Author explores role of female warriors

April 05, 1993|By John A. Morris | John A. Morris,Staff Writer

Linda Grant De Pauw always had trouble getting her young son Ben to talk. To coax him along, she would spin fanciful yarns for him based on his favorite television show, "Star Trek."

Eventually, she and Ben created a universe of strange creatures and characters. Among them, Maggie Steele, the heroine of Dr. De Pauw's new science fiction novel, "Baptism of Fire."

Dr. DePauw, a Pasadena resident, is the founder of the Minerva Center, an international clearinghouse for information about women and the military. So it should come as no surprise that her novel tells the story of a young woman who graduates from the Naval Academy in 2080 and takes command of a combat ship.

The story challenges the prevailing archetype of the woman warrior, said Dr. De Pauw, who also is a professor of American history at George Washington University.

Women have always participated in war, whether as soldiers, spies, nurses or camp followers, she said. But their exploits have been obscured, "buried under centuries of sniggling."

Most often, women are thought of only as victims of war, she said. Even when their exploits are recalled, they are depicted as "rampaging mothers" or lesbians, she said.

Maggie Steele, an officer on an intergalactic dreadnought defending the Earth from flesh-eating pig creatures, is none of the above, Dr. De Pauw said. Her "world is full of women in the military; it's accepted. This whole story is about whether this particular individual will be able to hack it [war]."

Given the recent Tailhook scandal, involving the sexual harassment of women by male Navy pilots at a convention in Las Vegas, Dr. De Pauw said her novel is a "comfortable fantasy."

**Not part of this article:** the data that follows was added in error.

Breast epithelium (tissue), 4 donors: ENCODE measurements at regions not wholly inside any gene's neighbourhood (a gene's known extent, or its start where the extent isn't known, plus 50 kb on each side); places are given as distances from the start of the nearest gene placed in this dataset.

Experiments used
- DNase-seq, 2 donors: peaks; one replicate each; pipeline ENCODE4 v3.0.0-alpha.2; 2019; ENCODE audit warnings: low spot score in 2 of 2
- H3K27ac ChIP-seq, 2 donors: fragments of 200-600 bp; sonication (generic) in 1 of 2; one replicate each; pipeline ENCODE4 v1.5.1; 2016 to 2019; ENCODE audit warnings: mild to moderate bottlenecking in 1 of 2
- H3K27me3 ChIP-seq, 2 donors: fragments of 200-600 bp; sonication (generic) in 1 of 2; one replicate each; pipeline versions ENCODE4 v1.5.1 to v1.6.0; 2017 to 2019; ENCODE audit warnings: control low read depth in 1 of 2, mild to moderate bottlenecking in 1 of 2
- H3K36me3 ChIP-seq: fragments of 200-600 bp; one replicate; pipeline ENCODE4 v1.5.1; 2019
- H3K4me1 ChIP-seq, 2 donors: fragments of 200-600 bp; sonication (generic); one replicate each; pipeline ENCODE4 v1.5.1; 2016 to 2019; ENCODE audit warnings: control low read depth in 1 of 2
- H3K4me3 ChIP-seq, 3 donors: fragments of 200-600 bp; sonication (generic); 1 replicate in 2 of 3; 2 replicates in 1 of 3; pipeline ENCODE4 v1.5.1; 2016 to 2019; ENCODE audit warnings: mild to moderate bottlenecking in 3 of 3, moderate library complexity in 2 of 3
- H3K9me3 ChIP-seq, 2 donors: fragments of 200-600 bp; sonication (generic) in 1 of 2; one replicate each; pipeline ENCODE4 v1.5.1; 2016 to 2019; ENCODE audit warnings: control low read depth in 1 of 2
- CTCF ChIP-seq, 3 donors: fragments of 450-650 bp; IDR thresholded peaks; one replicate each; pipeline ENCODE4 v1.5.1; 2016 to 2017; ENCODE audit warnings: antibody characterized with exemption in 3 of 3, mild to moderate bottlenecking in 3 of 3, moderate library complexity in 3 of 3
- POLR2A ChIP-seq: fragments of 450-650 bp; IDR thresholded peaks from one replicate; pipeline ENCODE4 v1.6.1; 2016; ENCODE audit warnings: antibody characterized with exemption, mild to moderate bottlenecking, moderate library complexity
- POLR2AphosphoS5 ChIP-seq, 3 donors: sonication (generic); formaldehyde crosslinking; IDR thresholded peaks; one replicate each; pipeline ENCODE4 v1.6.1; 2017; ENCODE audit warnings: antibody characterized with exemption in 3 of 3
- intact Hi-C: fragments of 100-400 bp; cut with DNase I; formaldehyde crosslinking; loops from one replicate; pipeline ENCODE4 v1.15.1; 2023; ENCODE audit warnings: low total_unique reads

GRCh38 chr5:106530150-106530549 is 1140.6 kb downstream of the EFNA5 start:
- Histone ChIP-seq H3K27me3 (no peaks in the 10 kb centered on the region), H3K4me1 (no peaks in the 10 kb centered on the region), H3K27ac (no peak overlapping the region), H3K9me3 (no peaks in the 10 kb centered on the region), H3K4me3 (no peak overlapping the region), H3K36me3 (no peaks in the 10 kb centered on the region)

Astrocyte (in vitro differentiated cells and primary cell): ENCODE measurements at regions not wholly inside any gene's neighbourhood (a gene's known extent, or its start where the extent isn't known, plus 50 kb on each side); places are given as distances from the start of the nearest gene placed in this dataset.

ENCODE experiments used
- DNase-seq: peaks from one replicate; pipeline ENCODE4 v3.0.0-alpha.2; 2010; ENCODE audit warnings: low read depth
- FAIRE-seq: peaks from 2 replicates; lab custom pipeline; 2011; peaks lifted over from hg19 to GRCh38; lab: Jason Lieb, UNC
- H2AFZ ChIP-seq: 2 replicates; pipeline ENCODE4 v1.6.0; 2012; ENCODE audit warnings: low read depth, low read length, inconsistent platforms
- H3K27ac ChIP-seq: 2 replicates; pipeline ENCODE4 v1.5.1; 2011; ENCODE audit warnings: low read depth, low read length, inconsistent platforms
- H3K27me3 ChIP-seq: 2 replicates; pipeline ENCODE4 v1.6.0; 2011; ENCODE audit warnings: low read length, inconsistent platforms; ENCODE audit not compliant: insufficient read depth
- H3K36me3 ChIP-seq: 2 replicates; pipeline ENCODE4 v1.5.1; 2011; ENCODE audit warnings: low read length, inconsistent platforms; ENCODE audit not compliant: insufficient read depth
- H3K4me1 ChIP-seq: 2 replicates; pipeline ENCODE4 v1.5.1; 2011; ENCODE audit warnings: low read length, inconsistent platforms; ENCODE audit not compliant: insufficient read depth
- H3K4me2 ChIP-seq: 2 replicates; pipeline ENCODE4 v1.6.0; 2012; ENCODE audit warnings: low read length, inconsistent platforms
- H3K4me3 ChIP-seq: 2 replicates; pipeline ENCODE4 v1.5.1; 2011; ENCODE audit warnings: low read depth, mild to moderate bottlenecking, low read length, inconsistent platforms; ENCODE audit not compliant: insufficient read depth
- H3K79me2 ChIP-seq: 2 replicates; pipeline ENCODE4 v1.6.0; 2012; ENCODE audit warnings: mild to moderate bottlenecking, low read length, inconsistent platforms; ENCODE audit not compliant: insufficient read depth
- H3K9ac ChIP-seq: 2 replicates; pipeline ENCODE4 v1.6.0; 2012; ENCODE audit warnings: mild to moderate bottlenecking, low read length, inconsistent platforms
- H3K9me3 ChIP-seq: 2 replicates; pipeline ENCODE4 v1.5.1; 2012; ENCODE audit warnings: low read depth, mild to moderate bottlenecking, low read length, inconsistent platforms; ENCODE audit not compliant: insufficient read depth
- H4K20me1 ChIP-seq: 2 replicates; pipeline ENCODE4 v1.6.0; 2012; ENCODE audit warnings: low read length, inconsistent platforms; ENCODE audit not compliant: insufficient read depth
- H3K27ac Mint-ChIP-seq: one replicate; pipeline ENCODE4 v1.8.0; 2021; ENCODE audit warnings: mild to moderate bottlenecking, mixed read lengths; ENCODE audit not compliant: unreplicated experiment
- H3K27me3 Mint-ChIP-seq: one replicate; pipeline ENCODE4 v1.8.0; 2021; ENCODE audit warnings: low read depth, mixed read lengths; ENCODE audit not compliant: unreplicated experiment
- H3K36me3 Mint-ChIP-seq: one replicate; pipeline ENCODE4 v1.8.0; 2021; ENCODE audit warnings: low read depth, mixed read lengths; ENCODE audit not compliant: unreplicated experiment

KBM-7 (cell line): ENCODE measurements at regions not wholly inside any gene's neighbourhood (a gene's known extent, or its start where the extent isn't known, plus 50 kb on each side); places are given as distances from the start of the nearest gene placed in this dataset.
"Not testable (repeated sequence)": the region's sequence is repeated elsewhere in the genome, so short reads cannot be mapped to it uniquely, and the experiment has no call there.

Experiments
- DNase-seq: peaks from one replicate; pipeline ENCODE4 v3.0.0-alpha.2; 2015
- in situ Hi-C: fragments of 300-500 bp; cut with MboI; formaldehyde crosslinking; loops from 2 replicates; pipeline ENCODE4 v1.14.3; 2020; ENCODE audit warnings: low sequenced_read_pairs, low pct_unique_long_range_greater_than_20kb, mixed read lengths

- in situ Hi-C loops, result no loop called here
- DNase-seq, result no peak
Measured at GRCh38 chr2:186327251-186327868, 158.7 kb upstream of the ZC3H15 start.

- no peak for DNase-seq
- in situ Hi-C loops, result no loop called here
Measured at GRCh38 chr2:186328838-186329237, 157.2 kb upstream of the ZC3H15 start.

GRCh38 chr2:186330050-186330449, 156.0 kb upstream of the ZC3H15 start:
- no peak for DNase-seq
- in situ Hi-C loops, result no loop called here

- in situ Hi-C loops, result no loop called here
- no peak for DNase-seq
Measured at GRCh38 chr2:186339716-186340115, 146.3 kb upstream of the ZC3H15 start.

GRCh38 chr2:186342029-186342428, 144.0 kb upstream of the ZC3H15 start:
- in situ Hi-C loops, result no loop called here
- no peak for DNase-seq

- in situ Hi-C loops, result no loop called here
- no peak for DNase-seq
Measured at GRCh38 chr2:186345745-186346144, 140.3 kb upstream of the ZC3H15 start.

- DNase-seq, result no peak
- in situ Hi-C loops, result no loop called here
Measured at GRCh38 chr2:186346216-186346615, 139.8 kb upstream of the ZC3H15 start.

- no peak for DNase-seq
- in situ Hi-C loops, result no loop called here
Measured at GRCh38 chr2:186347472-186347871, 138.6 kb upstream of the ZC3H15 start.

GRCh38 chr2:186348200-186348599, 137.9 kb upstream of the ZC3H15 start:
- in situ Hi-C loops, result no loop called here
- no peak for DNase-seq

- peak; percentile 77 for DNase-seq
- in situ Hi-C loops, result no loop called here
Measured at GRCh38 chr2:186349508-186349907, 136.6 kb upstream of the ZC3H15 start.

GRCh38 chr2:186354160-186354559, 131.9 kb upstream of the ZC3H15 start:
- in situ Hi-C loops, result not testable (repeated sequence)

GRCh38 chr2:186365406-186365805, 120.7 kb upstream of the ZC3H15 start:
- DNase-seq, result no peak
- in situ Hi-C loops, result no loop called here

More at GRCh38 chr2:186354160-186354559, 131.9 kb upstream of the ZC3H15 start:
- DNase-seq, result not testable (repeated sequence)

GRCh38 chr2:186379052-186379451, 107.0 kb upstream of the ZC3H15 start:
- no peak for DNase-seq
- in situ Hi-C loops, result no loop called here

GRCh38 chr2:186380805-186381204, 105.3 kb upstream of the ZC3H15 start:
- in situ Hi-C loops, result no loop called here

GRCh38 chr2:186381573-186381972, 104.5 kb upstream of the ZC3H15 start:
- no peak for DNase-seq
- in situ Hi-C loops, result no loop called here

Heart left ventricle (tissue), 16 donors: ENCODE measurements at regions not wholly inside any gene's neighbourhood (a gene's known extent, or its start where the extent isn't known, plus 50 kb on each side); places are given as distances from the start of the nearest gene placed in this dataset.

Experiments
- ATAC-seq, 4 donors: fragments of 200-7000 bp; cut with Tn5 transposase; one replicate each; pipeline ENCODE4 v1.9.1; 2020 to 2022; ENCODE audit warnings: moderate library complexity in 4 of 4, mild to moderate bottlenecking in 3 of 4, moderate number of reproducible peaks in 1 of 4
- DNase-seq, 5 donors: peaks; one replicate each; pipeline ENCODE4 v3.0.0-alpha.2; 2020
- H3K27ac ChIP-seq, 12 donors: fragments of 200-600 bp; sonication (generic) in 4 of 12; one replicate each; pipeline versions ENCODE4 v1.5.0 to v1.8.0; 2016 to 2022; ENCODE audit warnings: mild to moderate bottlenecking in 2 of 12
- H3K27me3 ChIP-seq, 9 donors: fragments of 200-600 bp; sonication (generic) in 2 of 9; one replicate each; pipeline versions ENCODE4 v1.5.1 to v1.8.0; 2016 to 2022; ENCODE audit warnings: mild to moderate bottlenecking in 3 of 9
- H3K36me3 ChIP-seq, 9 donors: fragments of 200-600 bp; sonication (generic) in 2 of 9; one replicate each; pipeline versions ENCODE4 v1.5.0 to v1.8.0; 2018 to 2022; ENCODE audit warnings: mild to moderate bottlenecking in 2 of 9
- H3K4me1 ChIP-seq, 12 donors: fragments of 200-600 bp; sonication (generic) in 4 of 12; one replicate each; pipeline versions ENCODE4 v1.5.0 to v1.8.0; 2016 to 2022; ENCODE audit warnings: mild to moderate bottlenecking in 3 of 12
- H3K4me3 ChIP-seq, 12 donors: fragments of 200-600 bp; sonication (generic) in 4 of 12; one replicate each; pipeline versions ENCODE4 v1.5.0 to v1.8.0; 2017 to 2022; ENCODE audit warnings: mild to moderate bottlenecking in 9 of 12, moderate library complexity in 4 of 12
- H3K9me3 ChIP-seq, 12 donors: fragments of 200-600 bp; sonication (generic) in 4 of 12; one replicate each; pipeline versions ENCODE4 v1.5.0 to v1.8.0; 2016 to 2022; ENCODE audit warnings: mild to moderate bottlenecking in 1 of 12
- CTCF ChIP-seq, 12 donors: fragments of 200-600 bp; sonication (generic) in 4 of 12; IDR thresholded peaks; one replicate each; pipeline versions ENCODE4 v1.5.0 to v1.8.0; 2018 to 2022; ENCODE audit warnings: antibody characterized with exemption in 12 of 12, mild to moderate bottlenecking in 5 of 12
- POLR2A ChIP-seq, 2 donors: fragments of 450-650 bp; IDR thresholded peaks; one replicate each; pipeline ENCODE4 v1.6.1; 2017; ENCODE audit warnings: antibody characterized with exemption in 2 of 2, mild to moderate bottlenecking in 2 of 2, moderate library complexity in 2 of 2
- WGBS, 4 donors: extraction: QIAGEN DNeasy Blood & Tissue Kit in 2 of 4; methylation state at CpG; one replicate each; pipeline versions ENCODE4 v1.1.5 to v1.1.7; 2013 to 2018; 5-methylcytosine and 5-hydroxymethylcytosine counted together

The novel is the first by Dr. De Pauw. She is better known for her nonfiction, which explodes myths about women and the military. Her 1983 book, "Seafaring Women," used ships' logs, memoirs and journals to chronicle the lives of women who sailed aboard whaling vessels and commanded privateers.

She is working on another nonfiction book, "Battle Cries and Lullabies: A Brief History of Women in War," to be published next year by William Morrow and Company.

A specialist in American Revolutionary history, she became fascinated with women in the military 20 years ago while doing research on George Washington's Continental army. She became even more interested when she realized it was a field unexplored even by military scholars. "No one knew anything about [the role played by women] other than Betsy Ross and Molly Pitcher," she said.

Dr. De Pauw, a native of New York City, said she never met a military woman until after she began publishing articles about the women who served at Valley Forge and in other Revolutionary War campaigns.

"That brought military women out of the woodwork. They all said, 'Tell us more about the women with the muskets,' " said Dr. De Pauw, who earned her doctorate at the Johns Hopkins University.

Caught up by their enthusiasm, she created the Minerva Center -- named after the helmeted Roman goddess of war and wisdom -- in 1983. Its growing archives, a seminar room and the office where she edits the center's quarterly journal and news magazine now occupy much of her Stony Creek bungalow.

The journal, Minerva, is helping to quell the snickering about women and the military, said Linda Enloe, a professor of government at Massachusetts' Clark University.

"I think it has shaped the kinds of informed comments you're now hearing in discussions about Tailhook," she said.

"You wouldn't have that informed voice without Linda and maybe two or three others."

Recent issues of the journal, whose subscribers include the U.S. Naval Academy, have included articles about a black woman who enlisted in the Union Army in 1866, an analysis of pregnant women and single parents in the Navy and a look at women leading the mujahedeen in their rebellion against Iran.

"It probably pushes a feminist agenda in a lot of ways," said retired Marine Col. Paul Roush, a professor at the Naval Academy. "But those not interested in that can still find a lot of useful articles."

"Baptism of Fire" -- which is on sale at the Anne Arundel Community College bookstore -- is the first of many fiction and nonfiction books that Dr. De Pauw hopes the Minerva Center can publish. A second book, a collection of letters written by another woman who served as a Union soldier and edited by a Georgia historian, is due out next year.

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